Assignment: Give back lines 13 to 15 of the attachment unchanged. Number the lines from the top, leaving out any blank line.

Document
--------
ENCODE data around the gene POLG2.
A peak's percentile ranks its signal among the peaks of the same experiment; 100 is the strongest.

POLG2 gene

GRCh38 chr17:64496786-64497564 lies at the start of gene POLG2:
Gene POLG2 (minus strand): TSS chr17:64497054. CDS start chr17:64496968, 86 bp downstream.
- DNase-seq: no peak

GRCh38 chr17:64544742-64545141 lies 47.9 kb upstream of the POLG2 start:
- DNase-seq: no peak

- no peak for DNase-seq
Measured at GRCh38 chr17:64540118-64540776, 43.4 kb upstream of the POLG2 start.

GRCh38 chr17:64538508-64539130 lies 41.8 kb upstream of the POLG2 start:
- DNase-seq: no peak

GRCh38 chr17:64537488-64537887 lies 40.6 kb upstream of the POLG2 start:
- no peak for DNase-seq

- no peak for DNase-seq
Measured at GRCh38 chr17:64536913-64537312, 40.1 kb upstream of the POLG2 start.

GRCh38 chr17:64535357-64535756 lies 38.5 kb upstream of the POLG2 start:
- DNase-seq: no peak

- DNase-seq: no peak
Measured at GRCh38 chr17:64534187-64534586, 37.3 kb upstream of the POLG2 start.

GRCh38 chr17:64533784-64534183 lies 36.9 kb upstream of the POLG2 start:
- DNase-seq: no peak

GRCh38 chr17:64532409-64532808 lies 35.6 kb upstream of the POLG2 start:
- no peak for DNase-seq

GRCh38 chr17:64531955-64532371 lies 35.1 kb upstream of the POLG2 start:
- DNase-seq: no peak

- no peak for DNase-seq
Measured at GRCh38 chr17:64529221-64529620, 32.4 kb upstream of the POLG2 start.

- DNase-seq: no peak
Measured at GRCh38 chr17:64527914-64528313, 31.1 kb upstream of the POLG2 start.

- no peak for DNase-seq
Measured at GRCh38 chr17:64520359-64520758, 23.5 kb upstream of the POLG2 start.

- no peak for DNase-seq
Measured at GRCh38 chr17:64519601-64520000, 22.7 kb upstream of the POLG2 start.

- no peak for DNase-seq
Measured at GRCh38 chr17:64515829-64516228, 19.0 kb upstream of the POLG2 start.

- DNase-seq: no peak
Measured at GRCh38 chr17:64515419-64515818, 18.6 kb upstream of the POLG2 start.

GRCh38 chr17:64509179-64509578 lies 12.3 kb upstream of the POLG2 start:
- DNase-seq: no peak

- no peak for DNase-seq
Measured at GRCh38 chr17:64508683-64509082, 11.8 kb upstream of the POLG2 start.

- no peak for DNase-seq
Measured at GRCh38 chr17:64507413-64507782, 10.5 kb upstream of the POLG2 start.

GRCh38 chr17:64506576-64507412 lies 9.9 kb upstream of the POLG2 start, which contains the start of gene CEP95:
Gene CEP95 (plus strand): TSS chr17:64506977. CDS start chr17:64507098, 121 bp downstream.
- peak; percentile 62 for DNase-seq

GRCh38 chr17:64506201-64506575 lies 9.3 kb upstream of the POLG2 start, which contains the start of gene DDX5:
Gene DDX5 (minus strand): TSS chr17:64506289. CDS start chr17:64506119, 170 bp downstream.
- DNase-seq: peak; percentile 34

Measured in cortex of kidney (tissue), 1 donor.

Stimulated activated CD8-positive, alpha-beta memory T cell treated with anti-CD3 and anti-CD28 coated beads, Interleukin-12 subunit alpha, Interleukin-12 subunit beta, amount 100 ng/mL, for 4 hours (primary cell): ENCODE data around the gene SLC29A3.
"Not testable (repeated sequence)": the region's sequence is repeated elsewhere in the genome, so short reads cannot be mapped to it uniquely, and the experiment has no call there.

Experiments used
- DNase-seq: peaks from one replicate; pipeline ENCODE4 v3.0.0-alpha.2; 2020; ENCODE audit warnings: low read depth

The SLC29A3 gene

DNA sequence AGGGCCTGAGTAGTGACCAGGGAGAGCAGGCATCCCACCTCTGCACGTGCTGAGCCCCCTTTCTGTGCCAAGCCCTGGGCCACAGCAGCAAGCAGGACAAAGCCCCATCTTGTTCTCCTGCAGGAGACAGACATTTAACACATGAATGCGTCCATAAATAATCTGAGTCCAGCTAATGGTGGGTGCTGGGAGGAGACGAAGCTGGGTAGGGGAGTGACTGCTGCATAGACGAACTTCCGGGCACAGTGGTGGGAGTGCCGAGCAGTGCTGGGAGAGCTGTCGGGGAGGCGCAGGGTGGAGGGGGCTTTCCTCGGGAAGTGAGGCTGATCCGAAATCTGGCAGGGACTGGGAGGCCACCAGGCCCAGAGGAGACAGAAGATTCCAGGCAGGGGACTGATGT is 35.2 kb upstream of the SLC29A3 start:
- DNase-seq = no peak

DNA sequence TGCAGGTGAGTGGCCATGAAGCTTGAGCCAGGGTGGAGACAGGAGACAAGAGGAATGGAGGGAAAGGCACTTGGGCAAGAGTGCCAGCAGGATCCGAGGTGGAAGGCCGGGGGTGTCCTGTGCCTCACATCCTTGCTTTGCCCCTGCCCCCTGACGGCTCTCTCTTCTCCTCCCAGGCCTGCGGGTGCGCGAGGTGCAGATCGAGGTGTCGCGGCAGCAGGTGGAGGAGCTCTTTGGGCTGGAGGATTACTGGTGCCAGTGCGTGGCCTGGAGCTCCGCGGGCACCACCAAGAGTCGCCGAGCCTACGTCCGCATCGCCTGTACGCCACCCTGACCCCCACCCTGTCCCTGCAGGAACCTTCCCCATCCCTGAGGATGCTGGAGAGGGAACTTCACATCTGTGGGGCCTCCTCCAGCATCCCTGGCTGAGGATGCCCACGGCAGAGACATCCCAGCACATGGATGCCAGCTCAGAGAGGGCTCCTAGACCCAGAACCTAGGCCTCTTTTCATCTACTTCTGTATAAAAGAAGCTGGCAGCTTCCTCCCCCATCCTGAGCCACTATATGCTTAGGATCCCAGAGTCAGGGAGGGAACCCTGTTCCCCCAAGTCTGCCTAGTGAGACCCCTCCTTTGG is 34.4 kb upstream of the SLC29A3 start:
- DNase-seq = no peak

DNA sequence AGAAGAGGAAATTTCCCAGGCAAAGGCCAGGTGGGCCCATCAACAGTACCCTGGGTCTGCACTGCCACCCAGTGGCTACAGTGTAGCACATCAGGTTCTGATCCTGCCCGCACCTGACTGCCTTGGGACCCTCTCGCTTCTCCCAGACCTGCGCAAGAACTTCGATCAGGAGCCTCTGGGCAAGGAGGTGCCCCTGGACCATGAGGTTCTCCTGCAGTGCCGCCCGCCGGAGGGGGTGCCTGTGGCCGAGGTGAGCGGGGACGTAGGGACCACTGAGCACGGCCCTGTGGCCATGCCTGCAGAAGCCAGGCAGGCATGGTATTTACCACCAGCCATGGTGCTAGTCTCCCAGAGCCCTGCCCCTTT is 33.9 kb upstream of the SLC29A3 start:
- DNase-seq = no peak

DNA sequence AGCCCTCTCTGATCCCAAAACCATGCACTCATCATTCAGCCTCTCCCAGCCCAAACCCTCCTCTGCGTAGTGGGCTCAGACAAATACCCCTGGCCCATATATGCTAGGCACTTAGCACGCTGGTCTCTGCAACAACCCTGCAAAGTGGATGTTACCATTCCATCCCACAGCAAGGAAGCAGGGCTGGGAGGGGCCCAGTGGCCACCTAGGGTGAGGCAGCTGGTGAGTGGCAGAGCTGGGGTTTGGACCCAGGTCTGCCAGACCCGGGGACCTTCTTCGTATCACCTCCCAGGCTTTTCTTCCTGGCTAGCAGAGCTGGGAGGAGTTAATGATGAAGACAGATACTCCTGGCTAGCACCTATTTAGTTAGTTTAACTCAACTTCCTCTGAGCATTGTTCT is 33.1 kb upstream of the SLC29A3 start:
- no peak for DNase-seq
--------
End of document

GRCh38 chr17:64537488-64537887 lies 40.6 kb upstream of the POLG2 start:
- no peak for DNase-seq

- no peak for DNase-seq